This was another opportunity to be accosted by vendors, this time, offering their special menus for the night. By the end of the street, we allowed ourselves to be charmed by a delightful girl, Paz, who offered us a welcome Pisco Sour that we found hard to refuse. The restaurant was off the main drag (which is funny, as all the streets are dirt, and there’s nothing that would be considered a main drag), and had a roaring open fireplace that we appreciated now that the desert sun had set and the cold had crept in.

After our delicious Pisco Sour, we enjoyed a delicious three-course meal, with a reasonably priced bottle of carmenere, and finished with an infusion of a local herb, ruda, which made a delicious, digestive tea.

We walked the short distance back to our hostel and crashed, glad we had made the decision NOT to get up at some ridiculous hour for the tour.

We took our time the next morning. After all, that’s what holidays are for, and got up just in time to make it to our complimentary hostel breakfast consisting of nuclear-pink, over-sweetened yoghurt, some chemical-chocolate cereal, bread with cheese, and nescafe. I was thankful I had brought the recently-delivered vegemite with me!

After breakfast, we freshened up and took a walk through the rest of the charming little town, discovering local artisan markets and stopping for the closest thing we could find to a real coffee. After talking to the Tourist Information centre, we decided to try our luck with one of the Spa Hotels, and set off for a walk out of town, along long dusty roads, until we arrived a Kunza.

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After passing through the security gates and navigating our way to the Spa Centre, we were in luck. We could use the range of pools for an hour and a half before we were both booked in for a one-hour massage treatment. Lovely!

Although it was in the high-20s and the sun was quite strong, only two of the pools were really warm enough to sit in, but we relaxed and enjoyed the water jets for a while before retiring beside the pool for a pre-massage lunch. Gio enjoyed a delicious roast beef sandwich, and I had a refreshing duet of gazpachos.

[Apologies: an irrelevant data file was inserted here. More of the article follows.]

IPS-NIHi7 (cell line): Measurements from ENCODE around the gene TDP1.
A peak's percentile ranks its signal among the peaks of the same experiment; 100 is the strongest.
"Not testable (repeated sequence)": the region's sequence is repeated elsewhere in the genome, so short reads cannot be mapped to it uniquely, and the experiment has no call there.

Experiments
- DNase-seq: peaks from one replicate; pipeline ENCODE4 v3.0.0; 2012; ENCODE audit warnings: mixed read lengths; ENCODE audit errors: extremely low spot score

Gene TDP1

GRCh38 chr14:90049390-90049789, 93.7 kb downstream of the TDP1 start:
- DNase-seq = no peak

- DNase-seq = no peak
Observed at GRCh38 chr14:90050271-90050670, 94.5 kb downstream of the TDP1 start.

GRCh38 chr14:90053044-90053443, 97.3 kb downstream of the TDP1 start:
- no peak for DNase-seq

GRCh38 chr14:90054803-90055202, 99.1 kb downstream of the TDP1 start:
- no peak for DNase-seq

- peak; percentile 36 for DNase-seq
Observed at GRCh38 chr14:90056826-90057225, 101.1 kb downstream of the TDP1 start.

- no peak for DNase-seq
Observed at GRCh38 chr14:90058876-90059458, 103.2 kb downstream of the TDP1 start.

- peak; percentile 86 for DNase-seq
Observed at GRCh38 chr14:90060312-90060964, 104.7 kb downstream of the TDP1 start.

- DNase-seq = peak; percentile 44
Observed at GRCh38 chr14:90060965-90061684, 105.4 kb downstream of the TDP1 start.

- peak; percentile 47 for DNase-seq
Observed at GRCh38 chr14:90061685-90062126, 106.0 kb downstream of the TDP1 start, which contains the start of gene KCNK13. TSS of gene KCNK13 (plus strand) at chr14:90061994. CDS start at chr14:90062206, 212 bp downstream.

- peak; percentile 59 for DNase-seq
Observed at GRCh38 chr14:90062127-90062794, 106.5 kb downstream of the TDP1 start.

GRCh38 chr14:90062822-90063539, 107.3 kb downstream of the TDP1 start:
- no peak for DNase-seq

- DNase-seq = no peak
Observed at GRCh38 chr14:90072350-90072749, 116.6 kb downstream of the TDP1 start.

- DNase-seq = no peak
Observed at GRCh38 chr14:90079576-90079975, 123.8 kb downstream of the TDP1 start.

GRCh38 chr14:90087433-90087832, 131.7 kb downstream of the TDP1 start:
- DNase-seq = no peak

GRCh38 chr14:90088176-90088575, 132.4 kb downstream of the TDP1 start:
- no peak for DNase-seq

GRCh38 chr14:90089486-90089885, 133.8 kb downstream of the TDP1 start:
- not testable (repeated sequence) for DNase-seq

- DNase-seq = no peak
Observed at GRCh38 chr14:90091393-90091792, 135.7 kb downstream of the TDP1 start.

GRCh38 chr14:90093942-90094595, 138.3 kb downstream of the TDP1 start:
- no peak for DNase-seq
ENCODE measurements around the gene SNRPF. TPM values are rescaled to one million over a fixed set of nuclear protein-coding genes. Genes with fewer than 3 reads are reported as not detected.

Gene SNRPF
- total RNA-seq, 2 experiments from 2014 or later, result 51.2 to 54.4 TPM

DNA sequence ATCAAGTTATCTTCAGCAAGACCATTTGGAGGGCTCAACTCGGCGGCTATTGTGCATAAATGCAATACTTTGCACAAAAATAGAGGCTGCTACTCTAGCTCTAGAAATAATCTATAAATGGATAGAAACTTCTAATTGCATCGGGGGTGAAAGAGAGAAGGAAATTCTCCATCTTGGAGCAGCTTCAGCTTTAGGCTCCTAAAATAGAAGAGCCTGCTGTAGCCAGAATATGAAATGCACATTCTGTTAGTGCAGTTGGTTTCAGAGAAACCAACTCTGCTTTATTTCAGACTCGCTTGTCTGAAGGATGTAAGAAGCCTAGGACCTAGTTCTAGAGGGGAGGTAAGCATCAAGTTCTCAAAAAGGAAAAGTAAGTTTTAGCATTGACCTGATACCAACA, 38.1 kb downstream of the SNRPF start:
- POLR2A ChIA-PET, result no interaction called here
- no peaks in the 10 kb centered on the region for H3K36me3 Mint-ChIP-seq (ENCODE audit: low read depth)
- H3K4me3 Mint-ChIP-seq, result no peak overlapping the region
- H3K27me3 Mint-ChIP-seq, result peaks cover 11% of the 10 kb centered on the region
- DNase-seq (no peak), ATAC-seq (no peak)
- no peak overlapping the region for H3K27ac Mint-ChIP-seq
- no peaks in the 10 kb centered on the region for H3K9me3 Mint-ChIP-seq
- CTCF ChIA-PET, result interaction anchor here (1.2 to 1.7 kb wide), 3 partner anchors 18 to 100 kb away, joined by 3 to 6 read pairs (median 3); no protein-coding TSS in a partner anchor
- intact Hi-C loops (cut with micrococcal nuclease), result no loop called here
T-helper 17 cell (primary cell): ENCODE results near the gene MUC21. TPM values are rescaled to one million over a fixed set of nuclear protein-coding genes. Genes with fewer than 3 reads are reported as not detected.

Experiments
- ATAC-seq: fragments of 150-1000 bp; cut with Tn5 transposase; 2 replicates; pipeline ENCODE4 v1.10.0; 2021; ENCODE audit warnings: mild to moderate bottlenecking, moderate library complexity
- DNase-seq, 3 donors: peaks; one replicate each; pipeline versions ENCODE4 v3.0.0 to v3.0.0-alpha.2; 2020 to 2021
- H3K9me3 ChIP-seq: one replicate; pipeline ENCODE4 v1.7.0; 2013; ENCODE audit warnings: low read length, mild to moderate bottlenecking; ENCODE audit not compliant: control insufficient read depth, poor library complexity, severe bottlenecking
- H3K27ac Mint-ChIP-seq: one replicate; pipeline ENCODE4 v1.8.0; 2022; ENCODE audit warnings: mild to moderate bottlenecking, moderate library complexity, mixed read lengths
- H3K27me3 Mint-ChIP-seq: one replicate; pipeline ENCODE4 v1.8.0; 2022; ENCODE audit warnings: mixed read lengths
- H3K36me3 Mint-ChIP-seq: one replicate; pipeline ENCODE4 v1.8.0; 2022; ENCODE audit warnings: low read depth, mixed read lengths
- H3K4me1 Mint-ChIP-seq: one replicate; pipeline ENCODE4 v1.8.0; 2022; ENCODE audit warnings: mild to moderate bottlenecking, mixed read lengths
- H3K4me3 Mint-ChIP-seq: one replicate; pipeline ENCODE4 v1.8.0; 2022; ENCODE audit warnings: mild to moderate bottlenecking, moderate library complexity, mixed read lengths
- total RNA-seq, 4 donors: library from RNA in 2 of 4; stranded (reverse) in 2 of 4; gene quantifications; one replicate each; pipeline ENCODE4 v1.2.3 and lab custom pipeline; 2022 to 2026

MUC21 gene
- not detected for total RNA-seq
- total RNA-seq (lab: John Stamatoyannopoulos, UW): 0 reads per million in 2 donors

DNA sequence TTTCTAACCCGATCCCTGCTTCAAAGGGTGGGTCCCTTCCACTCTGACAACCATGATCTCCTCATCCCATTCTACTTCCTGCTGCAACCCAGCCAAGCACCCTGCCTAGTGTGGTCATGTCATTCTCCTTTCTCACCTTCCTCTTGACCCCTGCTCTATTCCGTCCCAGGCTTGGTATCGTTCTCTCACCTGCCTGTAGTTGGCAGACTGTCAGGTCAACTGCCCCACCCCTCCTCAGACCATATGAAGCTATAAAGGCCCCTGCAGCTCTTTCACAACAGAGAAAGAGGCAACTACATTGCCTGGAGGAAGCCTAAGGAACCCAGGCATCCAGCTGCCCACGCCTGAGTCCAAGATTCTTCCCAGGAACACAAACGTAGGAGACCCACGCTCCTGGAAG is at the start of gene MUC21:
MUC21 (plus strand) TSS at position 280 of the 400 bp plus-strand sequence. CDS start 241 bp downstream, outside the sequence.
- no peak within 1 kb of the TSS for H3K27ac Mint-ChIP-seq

It was soon time for our treatments, and we were shown to our respective rooms, appropriately adorned with dim candlelight, soothing music and relaxing aromas. I tried to stay on the right side of consciousness to really enjoy my massage but the food, sun and water, and the massage itself, made it difficult. We both floated out of our treatment, got back into our street clothes, and managed to even secure a free shuttle transfer back into town. An experience more expensive than many tours, but better suited to our immediate needs and well worth every penny.

Needless to say, a well-earned (?) afternoon nap was in order before we took on anything too strenuous such as, well, finding dinner. We again found a nice, reasonably priced menu, this time in a little place on a corner in the middle of the main street, and again in front of a roaring fire. We enjoyed another Pisco Sour, and shared a bottle of Carmenere. We’re anything but predictable!

The next morning, we were up a little earlier to have our breakfast and get ready for our checkout and our tour pick-up. This time, we were going to the Lagunas Altiplanicas, or the High Plain Lakes.

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It involved a lot more driving that our first tour and, after picking up the rest of our guests, our first stop was actually not too far away in a small colonial town. Here, we were shown the town plaza, the colonial church with pagan symbolism, and a house with on-site llamas used for wool for the handicrafts.

We were then shepherded back onto the bus and taken to our next stop, some rocky salt plains with resident flamingos, which were very pretty, reflecting in the lakes against stunning backgrounds.

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The next part of the drive was much longer, as we slowly ascended to over 4,000m, an altitude that got the better of one of our passengers, and the sun beating through the windows was sleep-inducing. After much winding and climbing, we eventually arrived at our destination, and it was well worth it. Snow-capped volcanos reflecting in the mirror surfaces of the lakes. Beautiful!

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We spent quite some time admiring the lakes, and sighted a few small packs of vicuñas (a smaller member of the llama family) playing along the distant shore. It was very pretty.

We then set off on our descent, and eventually stopped at a small, blink-and-you’ll-miss-it town for a VERY late lunch. Everyone was starving, and quickly shovelled down our chicken consommé, beef and rice, and jelly for dessert, before being shuffled back into the bus.

There was no reason to fight any sleepiness now, as we made our way back to San Pedro, stopping only briefly to for some “hop-off-the-bus, take-a-photo-of-that, hop-back-on-the-bus” locations, one being the Tropic of Capricorn.